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Health, Science, Environment

Centerville, Cahokia and Alorton Seek $22 Million To Fix Flooding, Sewage Issues

060320_Provided_centerville flooding.jpg
Provided
A home surrounded by floodwater in Centreville in June 2020. Residents say heavy rainfall combines with the areas failing infrastructure to flood their homes and streets.

Editor’s note: This story was originally published by the Belleville News-Democrat, a news partner of St. Louis Public Radio.

Centreville, Alorton and Cahokia have applied for a $22 million federal grant that local leaders believe would fix failed sewage systems in those communities.

If the application is approved, the cities’ consulting engineer firm expects construction could begin next year and take about three years to complete.

Residents in north Centreville, who have endured flooding and sewage issues for decades, are hesitant to get excited about what the grant award could do for their community.

“They’ve been saying they’re going to do this and do that for quite some time,” said Anthony Howard, a Centreville resident who initially wasn’t aware of the grant. “They haven’t really come through on it.”

The new Federal Emergency Management Agency grant program is titled BRIC, or Building Resilient Infrastructure and Communities. It is designed to help communities reduce their risk to natural disasters, such as flooding.

Centreville, Alorton and Cahokia - three towns that will merge to become Cahokia Heights later this year - submitted their $22 million application to the Illinois Emergency Management Agency. The state agency will apply for the funding from FEMA on behalf of the three cities.

Hurst-Rosche, an engineering firm, worked with the three cities on the application. The firm has served those areas for nearly 40 years.

Jim Nold, a senior project manager for Hurst-Rosche, thinks the FEMA grant will address the abysmal sewage problems in those areas. If they receive the grant, Nold said he expects the project to be completed in about three years.

“(The grant) is for targeting the repair and replacement and mitigation protection against future damage of all of the sewer systems in all those communities, so sanitary sewers, pump stations, force mains (will be repaired),” Nold said. “Basically, all the sewer infrastructure in that part of the metro-east will be worked on because we have been involved in those communities for a number of years and have helped them spot repairs as they have the funds to do them. This (grant) will basically fix everything at once and put it back in working order so that they can maintain it going forward.”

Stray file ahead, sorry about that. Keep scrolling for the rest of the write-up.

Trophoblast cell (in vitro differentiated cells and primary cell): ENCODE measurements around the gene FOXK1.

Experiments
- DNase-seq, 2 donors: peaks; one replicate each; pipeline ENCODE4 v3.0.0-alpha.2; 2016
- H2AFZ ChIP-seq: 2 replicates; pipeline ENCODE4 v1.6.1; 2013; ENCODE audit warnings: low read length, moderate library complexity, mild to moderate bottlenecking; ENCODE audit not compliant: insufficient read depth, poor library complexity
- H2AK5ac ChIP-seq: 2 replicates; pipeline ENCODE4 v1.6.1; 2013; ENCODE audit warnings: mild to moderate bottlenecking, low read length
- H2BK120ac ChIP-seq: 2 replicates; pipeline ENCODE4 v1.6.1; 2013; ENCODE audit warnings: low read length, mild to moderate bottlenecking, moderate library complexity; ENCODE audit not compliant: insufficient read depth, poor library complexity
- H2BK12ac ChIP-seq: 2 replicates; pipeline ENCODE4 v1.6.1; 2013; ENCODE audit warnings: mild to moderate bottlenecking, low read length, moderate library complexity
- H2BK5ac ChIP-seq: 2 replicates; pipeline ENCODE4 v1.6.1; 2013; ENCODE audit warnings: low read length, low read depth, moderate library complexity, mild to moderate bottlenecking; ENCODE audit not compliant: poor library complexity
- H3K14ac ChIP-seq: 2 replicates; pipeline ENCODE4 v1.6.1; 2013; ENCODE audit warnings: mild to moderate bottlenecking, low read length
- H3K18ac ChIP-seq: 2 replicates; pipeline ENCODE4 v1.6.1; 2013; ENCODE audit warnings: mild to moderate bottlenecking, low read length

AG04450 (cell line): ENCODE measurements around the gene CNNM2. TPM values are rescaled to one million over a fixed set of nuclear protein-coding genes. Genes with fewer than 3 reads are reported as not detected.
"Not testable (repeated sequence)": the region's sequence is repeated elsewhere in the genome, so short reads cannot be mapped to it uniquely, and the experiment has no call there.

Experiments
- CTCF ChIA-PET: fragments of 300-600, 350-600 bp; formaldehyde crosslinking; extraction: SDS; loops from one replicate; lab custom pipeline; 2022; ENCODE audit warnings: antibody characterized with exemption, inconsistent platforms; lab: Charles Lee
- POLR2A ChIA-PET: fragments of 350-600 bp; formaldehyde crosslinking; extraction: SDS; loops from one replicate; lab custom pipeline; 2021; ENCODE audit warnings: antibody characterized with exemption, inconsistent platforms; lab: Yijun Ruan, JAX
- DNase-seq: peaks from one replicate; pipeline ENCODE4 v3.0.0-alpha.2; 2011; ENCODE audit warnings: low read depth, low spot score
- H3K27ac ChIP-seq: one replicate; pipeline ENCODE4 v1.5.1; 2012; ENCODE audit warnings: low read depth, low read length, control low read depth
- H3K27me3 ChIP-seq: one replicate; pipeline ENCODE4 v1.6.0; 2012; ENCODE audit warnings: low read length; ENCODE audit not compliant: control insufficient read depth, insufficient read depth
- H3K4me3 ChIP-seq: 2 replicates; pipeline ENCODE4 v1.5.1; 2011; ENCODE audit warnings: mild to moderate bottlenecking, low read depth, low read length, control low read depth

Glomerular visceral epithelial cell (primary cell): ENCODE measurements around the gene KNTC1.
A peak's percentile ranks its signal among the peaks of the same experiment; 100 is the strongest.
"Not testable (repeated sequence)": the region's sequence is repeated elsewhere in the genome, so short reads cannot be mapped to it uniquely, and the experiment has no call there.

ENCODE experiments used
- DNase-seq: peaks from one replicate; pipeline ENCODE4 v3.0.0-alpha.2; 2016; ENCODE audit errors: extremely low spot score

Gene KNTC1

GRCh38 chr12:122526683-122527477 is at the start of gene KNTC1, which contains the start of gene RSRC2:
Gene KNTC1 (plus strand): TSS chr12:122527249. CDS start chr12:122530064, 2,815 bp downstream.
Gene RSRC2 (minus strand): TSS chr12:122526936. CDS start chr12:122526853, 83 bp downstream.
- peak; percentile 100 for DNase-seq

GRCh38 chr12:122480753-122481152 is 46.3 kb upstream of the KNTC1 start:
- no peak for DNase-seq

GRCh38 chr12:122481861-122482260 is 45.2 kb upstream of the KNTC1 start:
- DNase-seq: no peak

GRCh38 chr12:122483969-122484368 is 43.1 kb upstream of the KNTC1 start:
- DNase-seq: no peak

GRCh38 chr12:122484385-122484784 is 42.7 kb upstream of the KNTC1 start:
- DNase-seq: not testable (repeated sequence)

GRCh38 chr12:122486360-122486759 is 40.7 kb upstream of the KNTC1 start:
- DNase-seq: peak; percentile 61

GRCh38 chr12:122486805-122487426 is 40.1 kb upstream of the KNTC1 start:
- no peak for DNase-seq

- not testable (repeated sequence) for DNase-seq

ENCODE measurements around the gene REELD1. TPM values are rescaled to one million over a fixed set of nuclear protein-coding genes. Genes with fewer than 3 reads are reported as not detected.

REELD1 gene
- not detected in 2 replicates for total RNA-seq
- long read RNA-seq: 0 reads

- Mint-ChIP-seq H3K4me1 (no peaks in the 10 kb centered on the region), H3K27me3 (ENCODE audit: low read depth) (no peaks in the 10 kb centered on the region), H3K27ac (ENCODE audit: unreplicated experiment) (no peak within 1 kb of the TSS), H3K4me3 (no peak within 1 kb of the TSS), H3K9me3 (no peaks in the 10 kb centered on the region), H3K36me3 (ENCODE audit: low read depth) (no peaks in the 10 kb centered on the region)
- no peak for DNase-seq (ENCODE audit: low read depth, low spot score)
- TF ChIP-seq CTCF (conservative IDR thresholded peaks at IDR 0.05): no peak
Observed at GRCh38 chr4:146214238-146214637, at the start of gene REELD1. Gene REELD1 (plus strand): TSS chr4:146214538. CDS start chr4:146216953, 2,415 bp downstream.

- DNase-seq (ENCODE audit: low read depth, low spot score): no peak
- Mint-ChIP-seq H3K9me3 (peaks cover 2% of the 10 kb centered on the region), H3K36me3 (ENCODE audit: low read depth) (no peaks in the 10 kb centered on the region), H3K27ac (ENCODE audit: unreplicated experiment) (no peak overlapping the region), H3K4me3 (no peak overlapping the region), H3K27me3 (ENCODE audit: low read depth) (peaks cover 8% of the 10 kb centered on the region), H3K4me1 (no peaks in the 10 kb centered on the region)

‘We have a God-given right to live in better living conditions’

North Centreville residents have dealt with stormwater and raw sewage overwhelming their homes during severe flooding for years. The issue often makes homes uninhabitable. Some residents even say the situation has led to health issues.

The area’s environmental crisis has led to a lawsuit filed in the summer against the city of Centreville and other local entities. Additionally, the issue prompted a visit from U.S. Sen. Tammy Duckworth (D-Illinois), who has promised to find relief for city residents.

Howard, who has lived in his home since 1971, considers himself one of the lucky ones because even though the flooding affects his neighborhood and the street that he lives on, he said his house hasn’t been as inundated with flooding as those nearby.

“My neighbors can’t say the same thing because I know (for) several neighbors, the water has been inside of their home,” Howard, 68, said. “This happens year after year. It’s not like it happens one year then it clears up the next year. It’s been happening for quite some time.”

Yvette Lyles is Howard’s neighbor. She purchased her North 62nd Street home in 1994. She said the first time her home experienced extensive damage due to flooding was in 1997.

“Water came up all the way in our house where it destroyed carpet, messed up storage boxes with items in it,” Lyles, 61, said. “All that stuff had to be thrown away. My furniture that was in my little mini office, all that furniture was saturated with water, so when we’d open our door, you just saw water, you didn’t see a floor. That’s how deep the water was up in the house.”

Lyles’ home has been severely flooded almost every year since then. Raw sewage often creeps into her crawl space, leaving a stench that’s hard to eliminate. Lyles, who believes the problem has made her asthmatic, said the flooding gets worse each year and can’t keep up with damage repairs.

“When I was young, that was OK,” Lyles, who uses a walker, said about fixing the damages. “I’m older now and disabled, so I can’t keep doing that stuff.”

Nold said those issues persist because the area is vulnerable to flooding conditions.

“The cause of the problem really is the groundwater fluctuations or groundwater flooding, if you will, and that’s related to the fact that all of the metro-east below the bluffs essentially to the west of I-57 is considered the American Bottoms region, and it’s all flat,” Nold said. “...It’s all very close to the levels of the river, which dictate, to a larger degree, what the levels of groundwater are.”

When the Mississippi River water level rises, so does the groundwater, Nold said.